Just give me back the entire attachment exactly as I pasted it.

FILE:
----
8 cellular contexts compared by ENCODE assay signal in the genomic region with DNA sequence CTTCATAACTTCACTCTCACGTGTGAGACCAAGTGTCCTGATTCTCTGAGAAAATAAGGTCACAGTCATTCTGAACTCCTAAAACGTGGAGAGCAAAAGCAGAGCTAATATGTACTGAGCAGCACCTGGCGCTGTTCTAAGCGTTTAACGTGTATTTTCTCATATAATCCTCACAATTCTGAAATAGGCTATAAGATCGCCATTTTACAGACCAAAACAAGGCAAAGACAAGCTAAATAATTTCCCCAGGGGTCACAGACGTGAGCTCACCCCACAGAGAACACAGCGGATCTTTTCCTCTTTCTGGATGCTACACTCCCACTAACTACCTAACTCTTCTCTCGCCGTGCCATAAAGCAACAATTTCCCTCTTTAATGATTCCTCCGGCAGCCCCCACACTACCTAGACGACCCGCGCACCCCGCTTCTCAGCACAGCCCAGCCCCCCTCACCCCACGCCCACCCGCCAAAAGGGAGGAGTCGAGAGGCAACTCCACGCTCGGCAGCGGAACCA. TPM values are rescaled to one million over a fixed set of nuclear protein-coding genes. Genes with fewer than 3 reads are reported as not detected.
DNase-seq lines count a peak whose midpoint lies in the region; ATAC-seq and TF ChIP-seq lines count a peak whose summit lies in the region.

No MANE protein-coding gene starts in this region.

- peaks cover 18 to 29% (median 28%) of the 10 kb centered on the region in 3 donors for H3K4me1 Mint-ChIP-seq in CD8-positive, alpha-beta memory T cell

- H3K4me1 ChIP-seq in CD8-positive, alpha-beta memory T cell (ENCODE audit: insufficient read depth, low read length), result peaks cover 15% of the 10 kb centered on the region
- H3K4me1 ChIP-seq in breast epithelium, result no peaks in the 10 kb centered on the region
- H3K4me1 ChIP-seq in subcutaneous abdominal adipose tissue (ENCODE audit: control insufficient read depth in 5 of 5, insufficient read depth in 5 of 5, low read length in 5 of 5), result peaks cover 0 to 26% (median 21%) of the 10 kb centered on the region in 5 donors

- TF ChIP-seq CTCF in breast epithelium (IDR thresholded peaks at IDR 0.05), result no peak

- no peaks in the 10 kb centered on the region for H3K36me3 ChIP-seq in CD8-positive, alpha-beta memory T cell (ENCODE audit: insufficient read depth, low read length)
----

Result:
8 cellular contexts compared by ENCODE assay signal in the genomic region with DNA sequence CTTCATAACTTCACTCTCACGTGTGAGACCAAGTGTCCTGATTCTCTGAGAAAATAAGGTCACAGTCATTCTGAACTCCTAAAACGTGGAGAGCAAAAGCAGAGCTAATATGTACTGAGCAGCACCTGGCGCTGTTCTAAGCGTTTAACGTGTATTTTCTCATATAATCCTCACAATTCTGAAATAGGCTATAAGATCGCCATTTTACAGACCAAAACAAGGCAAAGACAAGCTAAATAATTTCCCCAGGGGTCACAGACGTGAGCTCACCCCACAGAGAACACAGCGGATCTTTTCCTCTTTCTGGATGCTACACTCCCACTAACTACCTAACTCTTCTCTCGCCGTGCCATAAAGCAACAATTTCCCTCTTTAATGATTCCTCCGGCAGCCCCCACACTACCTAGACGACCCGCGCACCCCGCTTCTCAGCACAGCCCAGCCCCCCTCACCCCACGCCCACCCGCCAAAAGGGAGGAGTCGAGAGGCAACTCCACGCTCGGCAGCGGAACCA. TPM values are rescaled to one million over a fixed set of nuclear protein-coding genes. Genes with fewer than 3 reads are reported as not detected.
DNase-seq lines count a peak whose midpoint lies in the region; ATAC-seq and TF ChIP-seq lines count a peak whose summit lies in the region.

No MANE protein-coding gene starts in this region.

- peaks cover 18 to 29% (median 28%) of the 10 kb centered on the region in 3 donors for H3K4me1 Mint-ChIP-seq in CD8-positive, alpha-beta memory T cell

- H3K4me1 ChIP-seq in CD8-positive, alpha-beta memory T cell (ENCODE audit: insufficient read depth, low read length), result peaks cover 15% of the 10 kb centered on the region
- H3K4me1 ChIP-seq in breast epithelium, result no peaks in the 10 kb centered on the region
- H3K4me1 ChIP-seq in subcutaneous abdominal adipose tissue (ENCODE audit: control insufficient read depth in 5 of 5, insufficient read depth in 5 of 5, low read length in 5 of 5), result peaks cover 0 to 26% (median 21%) of the 10 kb centered on the region in 5 donors

- TF ChIP-seq CTCF in breast epithelium (IDR thresholded peaks at IDR 0.05), result no peak

- no peaks in the 10 kb centered on the region for H3K36me3 ChIP-seq in CD8-positive, alpha-beta memory T cell (ENCODE audit: insufficient read depth, low read length)